Facebook, Twitter, Google, and Facebook’s automated algorithmically-generated content and ad inventory are being used to track, target, and sell people’s information.
A report by the Electronic Privacy Information Center found that social proof, as defined in the Electronic Communications Privacy Act (ECPA), is “a method of identifying and tracking an individual or group of people based on the information they share online.”
The ECPA allows companies to collect information, such as their IP address, from individuals without a warrant or other judicial approval.
Social proof also enables advertisers to target users based on their interests, and the ECPA’s requirements that social media companies disclose this information to consumers when a user’s information is collected also prohibit the sharing of this information without consent.
A social media company can also be held liable if its algorithm violates the ECPPA if it “engages in conduct which may violate” the law.
In addition to social proof and ad targeting, companies are also using automated algorithms to track users who are visiting websites and social media pages owned by others.
In a March report, the Electronic Frontier Foundation (EFF) said that Facebook’s data collection and use practices violated privacy rights of its users and violated the privacy of others.
Facebook said that its privacy practices complied with all applicable laws and regulations.
Facebook’s use of social proof to target its ads also violates privacy laws and can violate the ECPR.
EFF said that social content has “become an essential part of our lives and we must have the freedom to choose who we share it with and what we do with it.”
Facebook also said that it was not using the social proof or ad targeting to target or target ads to users, and that it had taken steps to ensure that its algorithms did not “target individuals based on any information that is personally identifiable.”
The Facebook report concluded that Facebook “takes its obligations under the ECPSPA seriously and takes appropriate measures to ensure its users’ privacy rights.”
Facebook did not immediately respond to a request for comment.
The report’s findings were based on an investigation by EFF and other organizations into Facebook’s ad targeting and tracking practices.
In the report, EFF identified at least five types of automated tracking practices, including Facebook’s and Google’s automated targeting, which can target users with their IP addresses.
The ECPR also requires social media firms to disclose the information that Facebook and Google collect from users to the ECPC.
EFF also said Facebook had been unable to provide a clear explanation for why its algorithms do not use social content in ad targeting or tracking.
The EFF report also found that Facebook used its social content analytics tool to target ads based on users’ interests and to identify people who are in groups with those interests.
Facebook was able to collect more information about users based in the U.S. than in other countries, such that its ads were more likely to be seen by users in the United States than those in other nations.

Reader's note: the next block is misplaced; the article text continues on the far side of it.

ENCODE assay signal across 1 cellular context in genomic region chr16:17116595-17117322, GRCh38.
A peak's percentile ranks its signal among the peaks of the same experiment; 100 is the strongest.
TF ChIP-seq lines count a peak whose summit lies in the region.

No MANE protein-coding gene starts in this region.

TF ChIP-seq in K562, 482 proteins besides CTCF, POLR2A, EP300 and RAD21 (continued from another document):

For example, according to the report: Facebook data was used to target people who lived in the US and in other OECD countries based on how many users visited their Facebook pages.
Facebook used that data to target individuals based in Germany and France.
Facebook also used this information, as well as information about who had interacted with the user and where that interaction took place, to target advertisements based on who the user was interacting with.
Facebook targeted ads based solely on the user’s interests.
According to the Electronic Freedom Foundation, Facebook has “not provided any public evidence that it uses data collected in this manner.”
The Electronic Frontier Network (EFF), a non-profit advocacy organization that has also been working to end Facebook’s tracking practices since 2015, called the report “a troubling report” and said Facebook’s social content analysis tool “does not appear to meet its own privacy and transparency requirements.”
The EFF’s report also called on Facebook to take steps to “make its tools, and its ad targeting practices, more transparent.”
The company is currently taking steps to improve its social targeting and ad tracking practices by creating a “social proof” feature in its Ads Settings page that can help users know if they are being targeted based on social content.
“This is not about privacy or security.
It is about profit,” EFF said in a statement.
“Facebook should make its tools and its social sharing practices more transparent, so that its users are aware that Facebook is using data to track their activities.”
EFF added that the report also “reveals how much Facebook and other platforms are paying to collect, analyze and monetize their users’ data.”
Facebook said in an emailed statement to Ars that it would work with the FCC “to address the issues raised by the report.”
EFF has also launched a public comment campaign on the report.
“If Facebook’s own data-mining software has the ability to target and track people based solely in the user-generated data that Facebook generates, the company should be willing to explain why it does so,” EFF wrote.
The FCC has not yet responded